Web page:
“No matter how hard the LDP works, the next lower house election is a losing battle,” said one political pundit. “There are no factors that can increase the number of LDP seats. It’ll be a defensive battle.”


The LDP’s current strength in the lower house is 291 in the 475 member-chamber. From the next election, four seats will be reduced under the proportional representation system and six from single-seat constituencies, while nearly 100 constituencies will be redrawn. In particular, bickering and fierce election battles are expected among LDP members in six prefectures where the seats will be reduced.


Limited merits in serving three terms

Furthermore, a question has emerged regarding who should take charge of the LDP’s election strategy. The presence of LDP Secretary General Toshihiro Nikai may prove to be Abe’s biggest headache.


Nikai was the first LDP heavyweight to announce support for Abe’s reelection in the 2015 LDP presidential election, and managed to build a consensus for extending the term for LDP presidents. To Abe, Nikai is indispensable for his premiership.


On the other hand, Nikai is known for adopting an aggressive approach to increase the number of his faction members, stoking criticism and dissatisfaction within the party. Nikai has invited independent and non-LDP Diet members to his faction, eventually prodding them join the LDP. In an unprecedented move, he allowed independent lawmakers to attend an LDP Policy Research Council meeting. This provoked the ire of young members of the LDP, including Shinjiro Koizumi, who presented a letter of protest to Nikai in what was regarded as the first revolt against him by younger members of the LDP ranks.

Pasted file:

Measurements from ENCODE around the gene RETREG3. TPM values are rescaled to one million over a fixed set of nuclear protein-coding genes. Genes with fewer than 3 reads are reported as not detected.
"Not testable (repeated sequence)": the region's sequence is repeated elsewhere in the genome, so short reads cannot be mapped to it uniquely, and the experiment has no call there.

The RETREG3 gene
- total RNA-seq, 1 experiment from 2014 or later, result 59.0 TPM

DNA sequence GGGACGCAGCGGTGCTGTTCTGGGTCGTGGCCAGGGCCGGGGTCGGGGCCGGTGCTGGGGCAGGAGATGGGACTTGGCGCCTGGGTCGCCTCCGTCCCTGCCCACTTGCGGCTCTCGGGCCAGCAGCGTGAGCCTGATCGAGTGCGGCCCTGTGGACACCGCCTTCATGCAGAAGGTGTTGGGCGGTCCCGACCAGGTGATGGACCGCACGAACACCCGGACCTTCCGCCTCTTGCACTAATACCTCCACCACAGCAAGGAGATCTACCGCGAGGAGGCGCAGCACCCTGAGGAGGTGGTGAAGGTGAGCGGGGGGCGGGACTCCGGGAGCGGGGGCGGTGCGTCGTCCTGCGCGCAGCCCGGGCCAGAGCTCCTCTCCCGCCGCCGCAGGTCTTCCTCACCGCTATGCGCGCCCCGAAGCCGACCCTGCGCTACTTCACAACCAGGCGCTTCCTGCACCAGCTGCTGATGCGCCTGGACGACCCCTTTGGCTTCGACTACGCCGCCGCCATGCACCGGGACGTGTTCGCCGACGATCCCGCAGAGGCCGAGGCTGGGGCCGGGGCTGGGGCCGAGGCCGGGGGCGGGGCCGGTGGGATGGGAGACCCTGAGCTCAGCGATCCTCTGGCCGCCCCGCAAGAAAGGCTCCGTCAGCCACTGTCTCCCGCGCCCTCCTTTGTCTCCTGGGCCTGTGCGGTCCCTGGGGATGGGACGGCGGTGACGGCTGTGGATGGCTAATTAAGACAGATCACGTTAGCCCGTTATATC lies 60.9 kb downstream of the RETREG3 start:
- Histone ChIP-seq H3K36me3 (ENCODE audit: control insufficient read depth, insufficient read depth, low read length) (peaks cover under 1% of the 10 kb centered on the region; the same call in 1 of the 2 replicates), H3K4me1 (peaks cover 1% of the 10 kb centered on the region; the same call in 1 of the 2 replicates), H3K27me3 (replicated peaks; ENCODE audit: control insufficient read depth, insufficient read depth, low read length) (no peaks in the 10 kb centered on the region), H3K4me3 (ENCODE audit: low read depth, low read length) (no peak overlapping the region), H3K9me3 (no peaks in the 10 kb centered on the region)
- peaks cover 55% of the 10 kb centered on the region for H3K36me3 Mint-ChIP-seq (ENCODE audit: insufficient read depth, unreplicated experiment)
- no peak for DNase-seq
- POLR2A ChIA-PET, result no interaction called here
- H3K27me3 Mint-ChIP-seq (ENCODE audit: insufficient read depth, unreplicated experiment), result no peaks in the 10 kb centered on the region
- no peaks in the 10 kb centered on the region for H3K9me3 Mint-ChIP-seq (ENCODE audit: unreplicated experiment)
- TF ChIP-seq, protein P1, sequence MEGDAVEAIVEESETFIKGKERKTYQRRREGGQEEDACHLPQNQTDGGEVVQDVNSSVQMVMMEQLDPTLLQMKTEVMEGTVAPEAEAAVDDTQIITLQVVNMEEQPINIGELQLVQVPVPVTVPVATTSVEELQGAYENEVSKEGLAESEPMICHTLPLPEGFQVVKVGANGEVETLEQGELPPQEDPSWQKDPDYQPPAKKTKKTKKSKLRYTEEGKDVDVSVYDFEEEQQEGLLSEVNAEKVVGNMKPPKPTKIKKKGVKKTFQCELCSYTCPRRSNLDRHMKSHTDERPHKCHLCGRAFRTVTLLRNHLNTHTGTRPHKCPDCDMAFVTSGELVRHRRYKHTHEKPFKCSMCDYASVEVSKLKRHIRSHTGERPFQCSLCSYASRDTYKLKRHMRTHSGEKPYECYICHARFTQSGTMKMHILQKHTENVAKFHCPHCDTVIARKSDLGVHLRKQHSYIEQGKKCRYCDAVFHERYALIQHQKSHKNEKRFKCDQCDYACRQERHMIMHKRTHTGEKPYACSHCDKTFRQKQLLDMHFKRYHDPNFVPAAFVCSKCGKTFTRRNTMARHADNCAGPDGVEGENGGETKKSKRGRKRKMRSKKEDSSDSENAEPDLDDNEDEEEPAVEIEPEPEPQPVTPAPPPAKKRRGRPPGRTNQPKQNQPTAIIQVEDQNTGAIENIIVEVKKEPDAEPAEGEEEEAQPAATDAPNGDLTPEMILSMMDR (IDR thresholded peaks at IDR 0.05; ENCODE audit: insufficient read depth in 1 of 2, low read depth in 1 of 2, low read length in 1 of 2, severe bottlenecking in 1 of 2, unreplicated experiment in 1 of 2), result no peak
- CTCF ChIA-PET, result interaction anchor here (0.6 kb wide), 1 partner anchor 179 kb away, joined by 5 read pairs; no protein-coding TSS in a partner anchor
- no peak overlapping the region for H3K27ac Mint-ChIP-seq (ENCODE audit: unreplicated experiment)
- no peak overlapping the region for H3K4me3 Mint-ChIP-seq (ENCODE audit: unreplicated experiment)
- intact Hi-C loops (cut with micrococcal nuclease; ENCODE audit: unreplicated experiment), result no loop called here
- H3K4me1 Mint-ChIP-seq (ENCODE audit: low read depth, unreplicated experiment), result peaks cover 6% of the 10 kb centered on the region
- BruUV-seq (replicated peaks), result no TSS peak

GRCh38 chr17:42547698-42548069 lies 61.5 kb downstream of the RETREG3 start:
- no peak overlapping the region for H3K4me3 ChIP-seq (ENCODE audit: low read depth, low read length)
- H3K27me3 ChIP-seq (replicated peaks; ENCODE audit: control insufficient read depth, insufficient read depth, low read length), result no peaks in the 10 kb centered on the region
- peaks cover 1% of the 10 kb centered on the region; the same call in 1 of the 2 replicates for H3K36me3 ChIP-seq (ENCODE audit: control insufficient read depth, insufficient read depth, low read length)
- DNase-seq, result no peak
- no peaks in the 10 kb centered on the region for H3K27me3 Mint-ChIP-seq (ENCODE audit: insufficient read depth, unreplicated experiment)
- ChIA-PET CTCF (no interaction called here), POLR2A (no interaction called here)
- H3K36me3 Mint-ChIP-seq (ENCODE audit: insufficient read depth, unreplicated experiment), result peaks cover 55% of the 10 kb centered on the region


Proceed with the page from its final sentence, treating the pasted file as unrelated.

Nikai has told his close aides that he will helm the LDP’s election strategy, but it remains to be seen whether Abe is truly keen to designate Nikai as election strategy chief.


The question of the Emperor’s abdication will inevitably influence Abe’s decision to dissolve the lower house for a general election. As it is possible for the Emperor to abdicate in 2018, if Abe does not dissolve the lower chamber sometime this year, he will likely have to wait until the end of lawmakers’ current term in December 2018.


Observers say there are limited merits attached to Abe staying on beyond next year. If he fails to secure more seats for the LDP in the next lower house election, his dream of revising the Constitution will be difficult—if not impossible—to realize. If he stays on, his government would have to raise the consumption tax to 10 percent in October 2019, after having postponed the move twice. His public pledge to create a primary surplus in the state budget in fiscal 2020 also looks difficult to fulfill in light of the nation’s current financial health.


Furthermore, Donald Trump’s inauguration as U.S. president is likely to jolt the diplomatic strategy Abe has built up—a strategy focused not only on bilateral relations, but on global perspectives, too. With such a thorny road ahead, does Abe really want to aim for a third term?

One thing seems clear: Abe’s psyche has been shaken by the Emperor’s stated desire to abdicate, and the emergence of Trump as U.S. president.